Today the East Poultney Historic District and the Poultney Village Historic District are both listed in the National Register of Historic Places. Chartered in 1761 by Benning Wentworth, Royal Governor of New Hampshire, the town was named for the 1st Earl of Bath, William Pulteney. The first settlers were Thomas Ashley and Ebenezer Allen who built a cabin near the Poultney River in 1771. While family members and others joined the community, growth was slow as legal disputes between New Hampshire and Vermont lands remained unresolved. Most of the women and children of Poultney returned to family homes in Connecticut and Massachusetts during the Revolutionary War, while most of the men served in the army in support of the American Revolution.
Today's Green Mountain College was founded in 1834 as a coeducational institution called Troy Conference Academy. The college became Ripley Female College from 1863 to 1874, when it returned to a coeducational status and was once again named Troy Conference Academy (referenced on the map).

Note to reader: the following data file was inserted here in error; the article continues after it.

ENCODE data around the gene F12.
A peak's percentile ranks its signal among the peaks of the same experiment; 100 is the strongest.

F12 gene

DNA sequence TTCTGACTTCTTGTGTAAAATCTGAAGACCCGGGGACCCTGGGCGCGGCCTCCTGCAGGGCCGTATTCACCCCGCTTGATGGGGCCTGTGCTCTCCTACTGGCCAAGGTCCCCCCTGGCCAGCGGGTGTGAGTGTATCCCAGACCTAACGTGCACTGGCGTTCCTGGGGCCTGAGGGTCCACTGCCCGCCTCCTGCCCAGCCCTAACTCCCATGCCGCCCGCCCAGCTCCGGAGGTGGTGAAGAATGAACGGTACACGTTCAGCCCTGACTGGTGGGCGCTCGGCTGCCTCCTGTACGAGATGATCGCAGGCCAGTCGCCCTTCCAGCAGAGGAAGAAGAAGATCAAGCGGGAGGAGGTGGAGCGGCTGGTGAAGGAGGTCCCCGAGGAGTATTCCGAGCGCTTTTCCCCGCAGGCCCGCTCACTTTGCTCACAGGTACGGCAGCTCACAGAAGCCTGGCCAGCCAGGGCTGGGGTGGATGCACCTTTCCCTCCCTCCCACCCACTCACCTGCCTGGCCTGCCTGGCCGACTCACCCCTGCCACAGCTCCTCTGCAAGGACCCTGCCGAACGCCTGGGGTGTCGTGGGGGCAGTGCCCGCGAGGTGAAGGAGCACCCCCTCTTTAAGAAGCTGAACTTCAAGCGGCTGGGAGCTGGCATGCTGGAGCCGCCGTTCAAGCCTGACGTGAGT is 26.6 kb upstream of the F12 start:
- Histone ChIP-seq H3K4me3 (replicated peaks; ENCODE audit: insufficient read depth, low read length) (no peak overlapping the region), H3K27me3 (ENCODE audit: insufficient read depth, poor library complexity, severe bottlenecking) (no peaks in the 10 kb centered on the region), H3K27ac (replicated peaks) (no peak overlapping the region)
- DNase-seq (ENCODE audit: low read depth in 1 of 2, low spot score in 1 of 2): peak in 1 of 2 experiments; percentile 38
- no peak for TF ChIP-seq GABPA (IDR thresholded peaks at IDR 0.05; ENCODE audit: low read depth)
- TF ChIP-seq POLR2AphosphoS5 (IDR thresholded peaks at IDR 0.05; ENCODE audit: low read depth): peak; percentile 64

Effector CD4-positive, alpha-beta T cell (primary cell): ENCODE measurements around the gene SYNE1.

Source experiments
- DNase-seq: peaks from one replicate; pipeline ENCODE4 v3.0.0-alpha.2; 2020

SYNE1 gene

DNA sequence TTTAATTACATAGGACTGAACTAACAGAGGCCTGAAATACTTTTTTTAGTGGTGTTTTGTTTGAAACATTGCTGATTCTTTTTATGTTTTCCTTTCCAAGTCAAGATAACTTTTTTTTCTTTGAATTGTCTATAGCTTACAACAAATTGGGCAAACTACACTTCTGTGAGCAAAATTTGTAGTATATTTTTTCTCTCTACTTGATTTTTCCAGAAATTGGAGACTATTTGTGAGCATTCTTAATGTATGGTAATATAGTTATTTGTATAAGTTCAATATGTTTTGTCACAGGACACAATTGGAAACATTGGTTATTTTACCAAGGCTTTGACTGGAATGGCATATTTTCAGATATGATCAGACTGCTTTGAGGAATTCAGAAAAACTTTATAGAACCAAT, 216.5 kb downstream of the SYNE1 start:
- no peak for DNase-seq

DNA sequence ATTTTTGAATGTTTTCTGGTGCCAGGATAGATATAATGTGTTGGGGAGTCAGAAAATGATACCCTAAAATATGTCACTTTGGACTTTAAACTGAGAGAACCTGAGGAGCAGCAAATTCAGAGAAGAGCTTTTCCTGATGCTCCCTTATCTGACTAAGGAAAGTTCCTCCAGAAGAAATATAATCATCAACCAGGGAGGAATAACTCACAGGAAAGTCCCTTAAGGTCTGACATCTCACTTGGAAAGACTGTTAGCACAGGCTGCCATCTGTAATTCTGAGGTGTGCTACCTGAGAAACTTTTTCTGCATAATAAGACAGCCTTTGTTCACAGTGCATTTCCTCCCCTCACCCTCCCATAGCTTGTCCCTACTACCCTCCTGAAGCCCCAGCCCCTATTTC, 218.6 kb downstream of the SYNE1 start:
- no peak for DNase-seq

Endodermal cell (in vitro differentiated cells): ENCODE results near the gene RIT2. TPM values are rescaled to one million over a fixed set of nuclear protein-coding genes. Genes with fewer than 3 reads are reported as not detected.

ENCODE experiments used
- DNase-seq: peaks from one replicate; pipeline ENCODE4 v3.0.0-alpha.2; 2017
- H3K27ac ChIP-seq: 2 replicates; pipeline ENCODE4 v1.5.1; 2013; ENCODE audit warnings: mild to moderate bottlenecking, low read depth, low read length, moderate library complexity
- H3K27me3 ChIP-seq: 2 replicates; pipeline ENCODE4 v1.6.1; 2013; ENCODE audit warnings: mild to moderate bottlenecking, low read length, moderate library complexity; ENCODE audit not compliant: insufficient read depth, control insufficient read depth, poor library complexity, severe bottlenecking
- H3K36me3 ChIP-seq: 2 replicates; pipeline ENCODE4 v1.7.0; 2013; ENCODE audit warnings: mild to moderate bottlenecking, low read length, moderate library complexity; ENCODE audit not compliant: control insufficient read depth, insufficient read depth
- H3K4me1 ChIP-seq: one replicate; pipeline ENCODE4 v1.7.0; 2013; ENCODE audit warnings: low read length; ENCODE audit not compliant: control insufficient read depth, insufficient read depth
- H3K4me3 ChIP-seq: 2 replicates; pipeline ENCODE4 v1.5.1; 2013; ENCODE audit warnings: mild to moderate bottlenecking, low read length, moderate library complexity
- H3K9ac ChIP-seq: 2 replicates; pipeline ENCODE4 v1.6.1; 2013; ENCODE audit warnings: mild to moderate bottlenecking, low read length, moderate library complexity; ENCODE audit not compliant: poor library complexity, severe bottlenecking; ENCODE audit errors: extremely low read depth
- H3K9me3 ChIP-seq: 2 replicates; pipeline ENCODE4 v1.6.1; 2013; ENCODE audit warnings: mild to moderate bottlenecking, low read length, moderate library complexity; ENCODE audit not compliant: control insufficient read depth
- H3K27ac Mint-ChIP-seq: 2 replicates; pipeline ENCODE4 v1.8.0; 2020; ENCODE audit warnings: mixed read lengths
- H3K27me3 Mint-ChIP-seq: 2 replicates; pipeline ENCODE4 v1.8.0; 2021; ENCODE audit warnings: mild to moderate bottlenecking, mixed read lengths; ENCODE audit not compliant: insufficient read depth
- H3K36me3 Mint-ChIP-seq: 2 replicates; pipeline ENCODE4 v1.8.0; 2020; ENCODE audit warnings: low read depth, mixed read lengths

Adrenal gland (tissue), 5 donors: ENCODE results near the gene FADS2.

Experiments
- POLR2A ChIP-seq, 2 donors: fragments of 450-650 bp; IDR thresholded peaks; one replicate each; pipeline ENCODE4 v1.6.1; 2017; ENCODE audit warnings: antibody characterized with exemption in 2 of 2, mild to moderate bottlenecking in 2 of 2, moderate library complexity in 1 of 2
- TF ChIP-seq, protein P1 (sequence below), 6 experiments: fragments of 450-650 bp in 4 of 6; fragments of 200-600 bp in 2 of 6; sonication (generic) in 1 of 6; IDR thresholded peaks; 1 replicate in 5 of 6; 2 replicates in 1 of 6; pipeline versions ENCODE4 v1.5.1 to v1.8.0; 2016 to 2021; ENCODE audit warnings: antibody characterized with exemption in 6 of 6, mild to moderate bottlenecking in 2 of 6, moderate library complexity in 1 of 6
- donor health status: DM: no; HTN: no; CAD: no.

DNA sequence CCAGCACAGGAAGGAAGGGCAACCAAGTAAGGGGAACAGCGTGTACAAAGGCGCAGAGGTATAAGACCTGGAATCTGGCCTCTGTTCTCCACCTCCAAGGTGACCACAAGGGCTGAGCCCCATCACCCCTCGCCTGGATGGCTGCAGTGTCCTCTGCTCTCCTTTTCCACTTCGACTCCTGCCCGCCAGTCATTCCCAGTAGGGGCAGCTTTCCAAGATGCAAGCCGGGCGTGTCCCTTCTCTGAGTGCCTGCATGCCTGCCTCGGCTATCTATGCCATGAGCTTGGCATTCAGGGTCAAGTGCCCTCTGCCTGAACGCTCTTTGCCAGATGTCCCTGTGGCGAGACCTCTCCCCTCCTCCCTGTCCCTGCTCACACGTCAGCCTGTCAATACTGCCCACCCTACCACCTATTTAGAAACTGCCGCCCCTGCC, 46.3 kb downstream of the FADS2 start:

Features numbered & lettered references to the following locations:
"Trinity" Episcopal Church.
Methodist Episcopal Church.
"St. Raphael" Roman Catholic Church.
Public Schools and Village Hall.
Troy Conference Academy, Rev. Chas. H. Dunton, A. M., Principal.
D. & H. C. Co. (R & W Div.) Railroad Station.
"The Poultney Journal", R. J. Humphrey, Proprietor.
Poultney House, E. O. Joslyn, Proprietor.
Beaman's Hotel, C. C. Beaman, Proprietor.
First National Bank.
Henry Ruggles' Foundry & Machine Shop.
Ripley & Stanley, Steam Sawing & Planing Mill, and Slate Mantel Stock.
Griffith & Nathaniel, Office, Quarries 2½ Miles S. E. of Poultney.
Moseley & Stoddard Manufacturing Co., Improved Dairying Apparatus.
Fales & Co., "Fales" Sleighs and Hand Sleds.
S. Sherman, Saw, Planing and Grist Mill.
E. M. Bixby, Coal Office.
Andrew Clark, Carriage and Blacksmith Shop.
Hermon R. Clark, Carriage and Blacksmith Shop.
Timothy O'Leary, Carriage and Blacksmith Shop.
The Poultney Industrial Society.